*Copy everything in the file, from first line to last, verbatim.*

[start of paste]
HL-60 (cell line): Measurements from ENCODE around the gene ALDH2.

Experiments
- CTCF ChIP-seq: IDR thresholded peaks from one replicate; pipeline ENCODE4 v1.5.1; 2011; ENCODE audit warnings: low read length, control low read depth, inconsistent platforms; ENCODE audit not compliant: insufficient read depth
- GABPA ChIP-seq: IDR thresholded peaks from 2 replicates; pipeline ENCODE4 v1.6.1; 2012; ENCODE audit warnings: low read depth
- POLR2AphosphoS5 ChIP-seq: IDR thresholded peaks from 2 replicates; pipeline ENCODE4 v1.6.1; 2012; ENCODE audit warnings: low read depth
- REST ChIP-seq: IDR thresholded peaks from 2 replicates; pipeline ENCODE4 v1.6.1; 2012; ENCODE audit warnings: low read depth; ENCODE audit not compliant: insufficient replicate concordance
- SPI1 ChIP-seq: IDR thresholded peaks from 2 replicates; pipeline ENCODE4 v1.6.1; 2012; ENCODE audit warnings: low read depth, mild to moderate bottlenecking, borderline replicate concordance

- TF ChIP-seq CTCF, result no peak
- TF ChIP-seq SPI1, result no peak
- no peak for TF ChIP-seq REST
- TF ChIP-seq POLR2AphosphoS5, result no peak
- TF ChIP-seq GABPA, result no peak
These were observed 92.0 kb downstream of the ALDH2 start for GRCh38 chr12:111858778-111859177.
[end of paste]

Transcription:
HL-60 (cell line): Measurements from ENCODE around the gene ALDH2.

Experiments
- CTCF ChIP-seq: IDR thresholded peaks from one replicate; pipeline ENCODE4 v1.5.1; 2011; ENCODE audit warnings: low read length, control low read depth, inconsistent platforms; ENCODE audit not compliant: insufficient read depth
- GABPA ChIP-seq: IDR thresholded peaks from 2 replicates; pipeline ENCODE4 v1.6.1; 2012; ENCODE audit warnings: low read depth
- POLR2AphosphoS5 ChIP-seq: IDR thresholded peaks from 2 replicates; pipeline ENCODE4 v1.6.1; 2012; ENCODE audit warnings: low read depth
- REST ChIP-seq: IDR thresholded peaks from 2 replicates; pipeline ENCODE4 v1.6.1; 2012; ENCODE audit warnings: low read depth; ENCODE audit not compliant: insufficient replicate concordance
- SPI1 ChIP-seq: IDR thresholded peaks from 2 replicates; pipeline ENCODE4 v1.6.1; 2012; ENCODE audit warnings: low read depth, mild to moderate bottlenecking, borderline replicate concordance

- TF ChIP-seq CTCF, result no peak
- TF ChIP-seq SPI1, result no peak
- no peak for TF ChIP-seq REST
- TF ChIP-seq POLR2AphosphoS5, result no peak
- TF ChIP-seq GABPA, result no peak
These were observed 92.0 kb downstream of the ALDH2 start for GRCh38 chr12:111858778-111859177.